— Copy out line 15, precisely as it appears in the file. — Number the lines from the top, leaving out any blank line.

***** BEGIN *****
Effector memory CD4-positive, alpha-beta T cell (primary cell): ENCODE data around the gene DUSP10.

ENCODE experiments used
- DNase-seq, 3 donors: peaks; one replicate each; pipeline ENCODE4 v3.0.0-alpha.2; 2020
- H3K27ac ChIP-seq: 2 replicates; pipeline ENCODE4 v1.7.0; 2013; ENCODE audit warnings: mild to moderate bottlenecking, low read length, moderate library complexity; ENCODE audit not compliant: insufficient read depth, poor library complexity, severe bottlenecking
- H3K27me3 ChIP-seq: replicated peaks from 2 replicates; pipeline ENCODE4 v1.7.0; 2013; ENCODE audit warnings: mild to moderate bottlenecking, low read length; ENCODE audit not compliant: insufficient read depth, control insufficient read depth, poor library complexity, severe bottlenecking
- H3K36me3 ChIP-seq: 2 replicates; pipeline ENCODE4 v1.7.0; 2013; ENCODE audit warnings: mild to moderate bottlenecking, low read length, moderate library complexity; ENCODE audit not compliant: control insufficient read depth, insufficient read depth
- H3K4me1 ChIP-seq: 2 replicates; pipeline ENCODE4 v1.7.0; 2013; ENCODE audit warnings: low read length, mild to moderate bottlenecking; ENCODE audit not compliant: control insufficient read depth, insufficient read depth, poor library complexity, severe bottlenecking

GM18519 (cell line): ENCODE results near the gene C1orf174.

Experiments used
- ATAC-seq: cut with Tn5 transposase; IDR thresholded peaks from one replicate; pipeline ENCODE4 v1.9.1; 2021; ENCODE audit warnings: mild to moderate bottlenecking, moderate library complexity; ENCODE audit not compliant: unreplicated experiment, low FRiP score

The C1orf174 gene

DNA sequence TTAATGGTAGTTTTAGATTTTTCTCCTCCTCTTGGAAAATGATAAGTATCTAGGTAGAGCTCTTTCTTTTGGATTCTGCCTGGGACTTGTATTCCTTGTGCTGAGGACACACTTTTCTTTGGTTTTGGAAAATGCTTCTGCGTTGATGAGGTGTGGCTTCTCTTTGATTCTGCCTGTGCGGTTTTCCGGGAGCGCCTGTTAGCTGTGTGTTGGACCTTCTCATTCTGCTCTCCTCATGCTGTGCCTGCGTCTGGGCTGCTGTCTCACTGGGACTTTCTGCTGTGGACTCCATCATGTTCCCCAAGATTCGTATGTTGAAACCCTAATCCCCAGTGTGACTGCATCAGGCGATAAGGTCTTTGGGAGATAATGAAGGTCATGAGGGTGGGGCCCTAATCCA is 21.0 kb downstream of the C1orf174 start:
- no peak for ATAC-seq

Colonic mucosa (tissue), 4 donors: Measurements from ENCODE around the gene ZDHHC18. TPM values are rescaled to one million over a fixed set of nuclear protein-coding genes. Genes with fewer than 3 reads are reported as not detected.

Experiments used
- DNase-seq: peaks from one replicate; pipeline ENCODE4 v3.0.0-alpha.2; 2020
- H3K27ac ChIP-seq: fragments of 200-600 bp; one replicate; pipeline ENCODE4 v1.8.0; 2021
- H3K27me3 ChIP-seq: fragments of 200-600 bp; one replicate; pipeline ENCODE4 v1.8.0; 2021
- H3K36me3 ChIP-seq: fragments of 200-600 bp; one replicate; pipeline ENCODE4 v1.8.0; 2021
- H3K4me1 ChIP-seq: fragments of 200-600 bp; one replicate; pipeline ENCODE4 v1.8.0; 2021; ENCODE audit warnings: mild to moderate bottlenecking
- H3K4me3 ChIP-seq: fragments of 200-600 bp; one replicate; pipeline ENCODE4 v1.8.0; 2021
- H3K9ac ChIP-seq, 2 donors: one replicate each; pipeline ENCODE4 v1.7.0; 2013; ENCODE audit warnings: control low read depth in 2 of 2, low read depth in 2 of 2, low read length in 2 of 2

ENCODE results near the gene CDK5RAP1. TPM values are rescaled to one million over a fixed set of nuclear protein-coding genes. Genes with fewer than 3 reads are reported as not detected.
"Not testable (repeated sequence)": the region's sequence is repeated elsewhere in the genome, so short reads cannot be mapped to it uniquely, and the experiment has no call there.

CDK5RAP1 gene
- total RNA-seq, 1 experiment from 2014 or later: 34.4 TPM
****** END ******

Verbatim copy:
Experiments used